The Challenges of Launching a Startup in Doha: A Chat with the CNA-Q Entrepreneurship Centre
This articles was published by Wamda on May 27, 2013.
By Christina Maria Paschyn
Entrepreneurs are hard to come by in Qatar; small and medium-size enterprises make up only 15% of the economy and only about 2% of Qataris manage their own businesses, according to the Qatar National Development Strategy 2011-2016.
Enter the Canadian Entrepreneurship Centre at the College of the North Atlantic-Qatar (CNA-Q). Founded in 2010 as part of the Qatar National Vision 2030 plan to diversify the economy, the center mentors and provides entrepreneurship training to students at the college’s campus branch in Doha, run by two former business and financing consultants Curtis Avery and Peter Moore.
Their goal is to encourage more students to consider launching a startup as a viable career path. I recently met up with Avery and Moore to find out what prevents locals from launching their own businesses.
Christina Paschyn: What roadblocks are preventing local Qataris from becoming entrepreneurs?
Curtis Avery: For Qataris, I’d say that the employment opportunities are so well-paid that they don’t want to risk $100,000 when they can have a fairly decent job for $100,000. So there are not those kind of need-based entrepreneurs. Even from the expat standpoint, there’s not as much need-based entrepreneurship because the expats who come here already have a job. When they don’t have a job anymore, they have to go home because there’s no visa for them to stay.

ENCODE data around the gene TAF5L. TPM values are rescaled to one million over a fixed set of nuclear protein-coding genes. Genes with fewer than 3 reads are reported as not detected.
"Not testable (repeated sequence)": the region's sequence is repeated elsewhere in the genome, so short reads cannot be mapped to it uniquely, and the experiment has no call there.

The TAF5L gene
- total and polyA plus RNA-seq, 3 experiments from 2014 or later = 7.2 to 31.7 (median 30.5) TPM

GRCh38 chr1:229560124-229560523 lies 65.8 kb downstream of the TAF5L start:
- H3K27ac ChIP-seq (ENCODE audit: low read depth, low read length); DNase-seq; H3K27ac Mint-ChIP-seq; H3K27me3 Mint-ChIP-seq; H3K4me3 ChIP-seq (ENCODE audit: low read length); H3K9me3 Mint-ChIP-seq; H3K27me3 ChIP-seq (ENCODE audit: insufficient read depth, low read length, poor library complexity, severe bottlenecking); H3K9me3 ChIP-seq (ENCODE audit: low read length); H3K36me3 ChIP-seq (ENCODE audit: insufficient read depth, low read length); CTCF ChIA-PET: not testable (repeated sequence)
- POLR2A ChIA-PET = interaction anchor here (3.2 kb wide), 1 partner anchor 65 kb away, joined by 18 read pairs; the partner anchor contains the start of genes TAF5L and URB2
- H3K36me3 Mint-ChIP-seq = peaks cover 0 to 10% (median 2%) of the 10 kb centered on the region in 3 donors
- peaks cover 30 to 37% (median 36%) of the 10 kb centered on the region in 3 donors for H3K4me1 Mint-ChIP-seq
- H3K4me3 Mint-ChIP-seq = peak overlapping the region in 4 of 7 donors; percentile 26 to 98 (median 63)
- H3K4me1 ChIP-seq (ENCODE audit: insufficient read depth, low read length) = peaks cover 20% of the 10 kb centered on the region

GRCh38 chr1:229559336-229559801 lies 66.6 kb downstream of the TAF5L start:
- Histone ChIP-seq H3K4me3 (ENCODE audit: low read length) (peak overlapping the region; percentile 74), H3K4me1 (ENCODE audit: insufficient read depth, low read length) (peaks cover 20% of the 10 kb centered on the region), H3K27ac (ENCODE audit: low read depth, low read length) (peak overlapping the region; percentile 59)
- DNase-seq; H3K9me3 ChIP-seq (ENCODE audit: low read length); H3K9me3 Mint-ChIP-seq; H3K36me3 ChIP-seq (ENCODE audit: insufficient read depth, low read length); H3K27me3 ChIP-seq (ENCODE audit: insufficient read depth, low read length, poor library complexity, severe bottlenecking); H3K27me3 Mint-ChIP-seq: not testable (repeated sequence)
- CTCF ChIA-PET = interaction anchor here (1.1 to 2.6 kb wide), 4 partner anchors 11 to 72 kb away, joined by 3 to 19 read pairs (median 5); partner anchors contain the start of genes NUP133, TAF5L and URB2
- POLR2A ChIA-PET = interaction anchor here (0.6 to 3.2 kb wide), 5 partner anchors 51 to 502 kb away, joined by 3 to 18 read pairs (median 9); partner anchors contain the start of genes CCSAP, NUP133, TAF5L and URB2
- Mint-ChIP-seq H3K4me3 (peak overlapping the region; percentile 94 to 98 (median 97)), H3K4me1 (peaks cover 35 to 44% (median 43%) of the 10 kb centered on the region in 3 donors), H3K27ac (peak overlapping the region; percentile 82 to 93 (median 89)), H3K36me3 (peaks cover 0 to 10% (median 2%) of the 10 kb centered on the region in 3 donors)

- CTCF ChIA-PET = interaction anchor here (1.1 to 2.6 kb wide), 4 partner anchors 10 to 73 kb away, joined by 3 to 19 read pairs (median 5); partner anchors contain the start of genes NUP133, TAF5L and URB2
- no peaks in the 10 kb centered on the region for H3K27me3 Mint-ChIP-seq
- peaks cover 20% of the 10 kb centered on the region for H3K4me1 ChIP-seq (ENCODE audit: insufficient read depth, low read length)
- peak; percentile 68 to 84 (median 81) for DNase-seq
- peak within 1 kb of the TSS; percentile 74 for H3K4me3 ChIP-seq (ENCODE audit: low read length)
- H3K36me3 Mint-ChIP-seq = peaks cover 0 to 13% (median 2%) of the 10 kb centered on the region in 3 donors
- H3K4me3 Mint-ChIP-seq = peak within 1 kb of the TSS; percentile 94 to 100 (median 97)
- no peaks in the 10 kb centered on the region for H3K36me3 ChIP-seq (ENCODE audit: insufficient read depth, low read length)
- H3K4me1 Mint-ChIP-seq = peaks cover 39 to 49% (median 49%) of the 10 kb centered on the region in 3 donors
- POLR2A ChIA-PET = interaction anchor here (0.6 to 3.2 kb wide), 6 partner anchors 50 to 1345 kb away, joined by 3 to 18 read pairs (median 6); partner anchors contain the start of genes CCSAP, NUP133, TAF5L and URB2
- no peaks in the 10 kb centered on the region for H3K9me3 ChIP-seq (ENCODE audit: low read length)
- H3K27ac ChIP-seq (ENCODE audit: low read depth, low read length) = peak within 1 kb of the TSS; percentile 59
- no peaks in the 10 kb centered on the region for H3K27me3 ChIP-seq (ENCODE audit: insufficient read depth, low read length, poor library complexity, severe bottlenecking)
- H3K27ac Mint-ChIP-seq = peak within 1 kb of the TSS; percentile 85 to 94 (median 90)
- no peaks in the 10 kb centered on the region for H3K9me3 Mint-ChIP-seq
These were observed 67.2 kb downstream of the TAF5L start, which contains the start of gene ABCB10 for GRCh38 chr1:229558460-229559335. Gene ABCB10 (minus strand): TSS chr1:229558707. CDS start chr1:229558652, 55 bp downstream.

But I think that there are a lot of Qataris who are doing it for other reasons. Sometimes it’s a passion, or a hobby or something that they are very interested in. And I think a lot of them are pursuing those types of things.
As for Qatari women, it’s a path to independence. They have a lot of opportunity, like the men do in business, but I don’t think they have as easy a path as men do in terms of getting to the top and being leaders; they definitely do have those opportunities but they may come slower than they do for men. So going out and doing their own businesses is a means of really being in control and being independent.
Paschyn: What are some of the other challenges in launching a small or medium sized enterprise in Doha?
Peter Moore: In Canada, if you want to start a business you just open up your garage or basement and carve out a little room for yourself and get going. But here you have to have a storefront and you have to have an office. So you have to go out and rent something before you even go into business – it’s not legal to run it out of your home.
Another thing is you have to put up 200,000 QAR (US $54,933) as a deposit in the bank before you can even go and register a company. These things are based on the culture, with the stigma towards bankruptcy and not paying your bills, which are very legitimate. But if you’re talking about evolving to become a world-class state – a country that can compete internally and externally like any free market system – then some of these things have to be addressed in certain ways or you’re just not going to get the foundation.